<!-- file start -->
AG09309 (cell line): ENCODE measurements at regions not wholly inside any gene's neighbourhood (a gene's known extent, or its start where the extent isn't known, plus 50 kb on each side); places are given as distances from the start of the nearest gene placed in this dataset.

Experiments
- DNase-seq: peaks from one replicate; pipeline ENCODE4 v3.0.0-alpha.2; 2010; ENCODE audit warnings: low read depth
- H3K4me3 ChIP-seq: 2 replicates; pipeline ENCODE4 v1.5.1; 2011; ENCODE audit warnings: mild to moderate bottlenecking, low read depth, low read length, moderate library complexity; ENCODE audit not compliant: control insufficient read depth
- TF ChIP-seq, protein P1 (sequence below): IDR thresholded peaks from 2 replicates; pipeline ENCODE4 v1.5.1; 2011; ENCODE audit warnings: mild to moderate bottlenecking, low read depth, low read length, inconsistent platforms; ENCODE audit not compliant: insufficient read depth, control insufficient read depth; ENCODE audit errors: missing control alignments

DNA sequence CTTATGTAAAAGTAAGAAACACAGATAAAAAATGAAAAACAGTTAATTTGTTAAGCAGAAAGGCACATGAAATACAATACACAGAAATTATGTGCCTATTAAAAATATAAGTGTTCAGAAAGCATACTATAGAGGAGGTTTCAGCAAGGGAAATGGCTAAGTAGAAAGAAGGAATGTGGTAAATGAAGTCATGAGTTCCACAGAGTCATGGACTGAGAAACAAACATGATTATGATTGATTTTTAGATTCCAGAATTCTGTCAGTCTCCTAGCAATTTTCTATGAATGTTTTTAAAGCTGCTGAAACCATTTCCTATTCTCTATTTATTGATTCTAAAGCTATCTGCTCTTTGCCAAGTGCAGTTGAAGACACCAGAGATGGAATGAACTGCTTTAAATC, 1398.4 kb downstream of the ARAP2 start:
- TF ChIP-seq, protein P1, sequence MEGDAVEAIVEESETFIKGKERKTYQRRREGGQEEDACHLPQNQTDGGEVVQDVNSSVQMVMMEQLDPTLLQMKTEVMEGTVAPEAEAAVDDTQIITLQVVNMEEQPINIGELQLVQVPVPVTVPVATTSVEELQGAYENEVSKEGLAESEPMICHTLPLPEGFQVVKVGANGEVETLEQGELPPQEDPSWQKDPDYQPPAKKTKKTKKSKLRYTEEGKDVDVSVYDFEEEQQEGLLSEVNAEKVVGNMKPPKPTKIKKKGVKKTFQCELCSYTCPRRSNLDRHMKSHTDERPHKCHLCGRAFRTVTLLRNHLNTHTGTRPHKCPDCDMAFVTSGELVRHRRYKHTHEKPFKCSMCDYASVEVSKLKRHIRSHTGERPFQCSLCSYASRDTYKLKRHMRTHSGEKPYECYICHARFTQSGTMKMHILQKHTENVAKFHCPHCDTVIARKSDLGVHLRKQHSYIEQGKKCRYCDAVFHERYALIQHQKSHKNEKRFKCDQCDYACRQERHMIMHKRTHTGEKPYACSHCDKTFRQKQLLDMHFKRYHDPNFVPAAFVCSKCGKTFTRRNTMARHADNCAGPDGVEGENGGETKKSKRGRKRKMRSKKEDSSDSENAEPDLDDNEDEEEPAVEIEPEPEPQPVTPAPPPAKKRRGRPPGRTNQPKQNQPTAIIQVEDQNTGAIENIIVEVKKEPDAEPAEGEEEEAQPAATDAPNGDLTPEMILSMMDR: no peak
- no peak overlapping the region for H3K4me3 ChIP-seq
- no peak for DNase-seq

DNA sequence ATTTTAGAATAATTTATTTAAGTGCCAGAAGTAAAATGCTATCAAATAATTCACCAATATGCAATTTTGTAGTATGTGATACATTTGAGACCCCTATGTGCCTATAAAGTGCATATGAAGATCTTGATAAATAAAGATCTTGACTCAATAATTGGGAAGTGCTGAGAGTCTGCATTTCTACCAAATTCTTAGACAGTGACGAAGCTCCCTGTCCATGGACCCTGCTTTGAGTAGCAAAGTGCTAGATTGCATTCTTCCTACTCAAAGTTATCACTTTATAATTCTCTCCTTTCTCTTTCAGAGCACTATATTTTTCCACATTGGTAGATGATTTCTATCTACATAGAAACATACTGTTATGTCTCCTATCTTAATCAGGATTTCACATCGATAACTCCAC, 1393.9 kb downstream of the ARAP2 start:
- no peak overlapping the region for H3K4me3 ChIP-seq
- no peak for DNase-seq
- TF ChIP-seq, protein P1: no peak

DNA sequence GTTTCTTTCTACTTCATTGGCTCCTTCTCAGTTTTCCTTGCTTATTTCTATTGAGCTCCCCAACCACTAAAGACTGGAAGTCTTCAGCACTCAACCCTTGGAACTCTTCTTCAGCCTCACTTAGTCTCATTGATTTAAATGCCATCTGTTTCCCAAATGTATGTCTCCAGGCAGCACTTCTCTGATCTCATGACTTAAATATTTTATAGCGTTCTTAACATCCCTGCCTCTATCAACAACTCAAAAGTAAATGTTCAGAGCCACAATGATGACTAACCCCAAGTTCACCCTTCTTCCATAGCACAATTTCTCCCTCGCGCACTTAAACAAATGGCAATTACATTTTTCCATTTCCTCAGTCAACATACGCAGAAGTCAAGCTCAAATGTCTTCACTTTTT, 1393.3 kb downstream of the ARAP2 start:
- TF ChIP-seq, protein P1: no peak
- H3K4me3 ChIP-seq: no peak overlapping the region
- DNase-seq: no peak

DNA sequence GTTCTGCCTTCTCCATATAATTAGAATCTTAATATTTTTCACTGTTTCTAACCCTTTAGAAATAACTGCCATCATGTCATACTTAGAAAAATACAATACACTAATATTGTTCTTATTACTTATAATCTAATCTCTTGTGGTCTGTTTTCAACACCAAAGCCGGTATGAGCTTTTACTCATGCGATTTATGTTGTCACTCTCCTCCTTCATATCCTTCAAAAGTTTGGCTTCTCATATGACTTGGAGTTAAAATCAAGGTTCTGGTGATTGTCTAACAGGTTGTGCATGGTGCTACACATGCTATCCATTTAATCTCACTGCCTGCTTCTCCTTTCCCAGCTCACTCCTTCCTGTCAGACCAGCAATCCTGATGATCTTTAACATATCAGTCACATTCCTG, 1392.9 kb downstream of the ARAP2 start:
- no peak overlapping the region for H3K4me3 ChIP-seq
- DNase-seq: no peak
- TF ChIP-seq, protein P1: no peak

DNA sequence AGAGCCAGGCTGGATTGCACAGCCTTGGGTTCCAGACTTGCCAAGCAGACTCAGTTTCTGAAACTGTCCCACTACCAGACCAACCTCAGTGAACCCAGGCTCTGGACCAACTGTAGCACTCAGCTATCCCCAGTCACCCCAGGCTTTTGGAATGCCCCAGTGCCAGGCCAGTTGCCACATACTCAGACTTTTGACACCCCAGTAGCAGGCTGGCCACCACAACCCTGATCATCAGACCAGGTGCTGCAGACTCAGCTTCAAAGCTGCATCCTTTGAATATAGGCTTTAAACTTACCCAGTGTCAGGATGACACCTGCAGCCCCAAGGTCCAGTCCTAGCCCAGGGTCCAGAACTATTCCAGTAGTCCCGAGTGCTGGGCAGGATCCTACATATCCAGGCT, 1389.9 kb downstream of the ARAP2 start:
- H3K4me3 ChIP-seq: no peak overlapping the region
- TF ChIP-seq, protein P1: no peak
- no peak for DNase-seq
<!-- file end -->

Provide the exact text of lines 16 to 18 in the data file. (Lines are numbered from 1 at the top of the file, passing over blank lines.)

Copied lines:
- H3K4me3 ChIP-seq: no peak overlapping the region
- DNase-seq: no peak

DNA sequence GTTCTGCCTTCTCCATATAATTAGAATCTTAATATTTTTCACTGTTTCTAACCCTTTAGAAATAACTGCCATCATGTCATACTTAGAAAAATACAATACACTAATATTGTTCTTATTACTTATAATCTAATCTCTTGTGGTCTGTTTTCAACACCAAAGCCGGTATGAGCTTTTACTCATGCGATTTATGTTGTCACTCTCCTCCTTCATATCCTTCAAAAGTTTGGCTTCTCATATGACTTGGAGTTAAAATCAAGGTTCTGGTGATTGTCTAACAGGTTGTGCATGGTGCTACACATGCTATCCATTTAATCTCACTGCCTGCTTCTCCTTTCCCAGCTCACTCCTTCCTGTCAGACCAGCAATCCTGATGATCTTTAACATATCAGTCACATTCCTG, 1392.9 kb downstream of the ARAP2 start: